After sitting for prolonged periods of time: Whether you’re on a plane, long car drive, sitting at a desk, or binge-watching your favorite TV show; stretching your glutes will help reduce stiffness.

8 Simple Gluteal Strain Exercises

(Please check with your health care provider before performing these exercises).

1. Glute Bridges

 

Step 1: Lie flat on your back with knees bent, pointed directly upwards towards the ceiling.

Step 2: Lift your hips up and squeeze your glutes and abdominals gently at the same time.

Step 3: Hold the position for 5-10 seconds and slowly release back down.

Repeat 10 times throughout the day.

Side note: You are fine to rest a light dumbbell across your hips while you perform this movement, as long as it isn’t too painful.

2. Single Knee to Chest Stretch

 

Step 1: Lie flat on your back with both knees pointed directly towards the ceiling and both feet flat on the floor.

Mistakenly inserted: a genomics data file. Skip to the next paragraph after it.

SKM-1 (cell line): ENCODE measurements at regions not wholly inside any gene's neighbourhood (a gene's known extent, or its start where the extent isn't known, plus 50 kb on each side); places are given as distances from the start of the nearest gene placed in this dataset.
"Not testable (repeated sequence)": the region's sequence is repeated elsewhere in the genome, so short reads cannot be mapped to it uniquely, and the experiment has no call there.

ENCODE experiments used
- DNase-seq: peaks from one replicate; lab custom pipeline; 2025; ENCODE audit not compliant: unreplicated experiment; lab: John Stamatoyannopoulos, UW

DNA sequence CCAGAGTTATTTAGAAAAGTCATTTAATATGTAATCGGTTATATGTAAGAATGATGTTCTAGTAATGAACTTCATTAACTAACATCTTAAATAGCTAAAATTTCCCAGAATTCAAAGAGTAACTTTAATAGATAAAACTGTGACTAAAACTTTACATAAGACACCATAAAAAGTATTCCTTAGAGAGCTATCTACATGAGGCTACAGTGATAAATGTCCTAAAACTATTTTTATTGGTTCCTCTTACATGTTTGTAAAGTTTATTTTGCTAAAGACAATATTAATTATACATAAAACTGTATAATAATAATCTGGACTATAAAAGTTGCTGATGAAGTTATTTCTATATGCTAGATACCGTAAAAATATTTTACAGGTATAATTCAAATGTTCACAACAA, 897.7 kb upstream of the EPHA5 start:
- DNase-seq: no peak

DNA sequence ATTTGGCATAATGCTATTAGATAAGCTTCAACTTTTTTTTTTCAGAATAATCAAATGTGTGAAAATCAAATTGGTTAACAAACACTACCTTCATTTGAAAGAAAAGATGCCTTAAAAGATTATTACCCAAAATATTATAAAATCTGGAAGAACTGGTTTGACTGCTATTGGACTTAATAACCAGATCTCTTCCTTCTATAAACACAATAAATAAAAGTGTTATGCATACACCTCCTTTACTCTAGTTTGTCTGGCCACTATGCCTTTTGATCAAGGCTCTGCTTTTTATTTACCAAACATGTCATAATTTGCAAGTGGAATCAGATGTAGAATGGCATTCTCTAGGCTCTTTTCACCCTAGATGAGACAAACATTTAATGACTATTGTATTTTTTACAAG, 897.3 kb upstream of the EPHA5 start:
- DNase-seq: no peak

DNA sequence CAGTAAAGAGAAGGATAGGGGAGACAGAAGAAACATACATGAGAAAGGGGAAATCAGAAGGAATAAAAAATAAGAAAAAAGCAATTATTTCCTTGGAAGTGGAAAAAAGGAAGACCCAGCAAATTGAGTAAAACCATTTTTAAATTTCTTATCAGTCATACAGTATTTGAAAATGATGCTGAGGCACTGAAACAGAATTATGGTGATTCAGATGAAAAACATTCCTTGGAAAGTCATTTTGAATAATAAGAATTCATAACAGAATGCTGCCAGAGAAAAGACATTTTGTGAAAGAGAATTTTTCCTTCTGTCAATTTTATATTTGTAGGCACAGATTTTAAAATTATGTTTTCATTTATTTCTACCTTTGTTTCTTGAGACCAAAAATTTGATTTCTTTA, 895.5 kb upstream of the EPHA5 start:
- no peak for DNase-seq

Step 2: Pull one knee (gently) towards your chest and hold for 10 seconds, and switch legs.

Repeat 8-10 times.

3. Stretch Lunge

 

Step 1: While standing, take a large step forward in a straight line and keep your trunk upright.

Step 2: Dip your other knee down toward the floor, whilst bending your back leg.

Step 3: Slowly bend forward, very gently. Hold in the lunge position for 10-15 seconds and return to the start position, then swap legs.

Repeat 10 times.

4. Prone Hip Extension

 

Step 1: Lie on your stomach on the floor with both legs straight. Use a towel or mat if it makes you more comfortable.

Step 2: Slowly raise the leg that has the glute injury a few inches off the floor and hold between 5-10 seconds.

Step 3: Slowly lower your leg back down.

Repeat 5-8 times successively.

5. Bike Riding

 

Stationary bike riding is an awesome exercise to get stronger, activated glute muscles.

Give this short video a watch and listen to how Mark explains the importance of activating your glutes when cycling, and how to do it effectively.

Important note: I would encourage you to only perform a few minutes of cycling per day to start if the injury is relatively new, and increase when you feel the injury has reduced somewhat. Cycling is up there with some of the best gluteal strain exercises.

6. Seated Four-Figure Stretch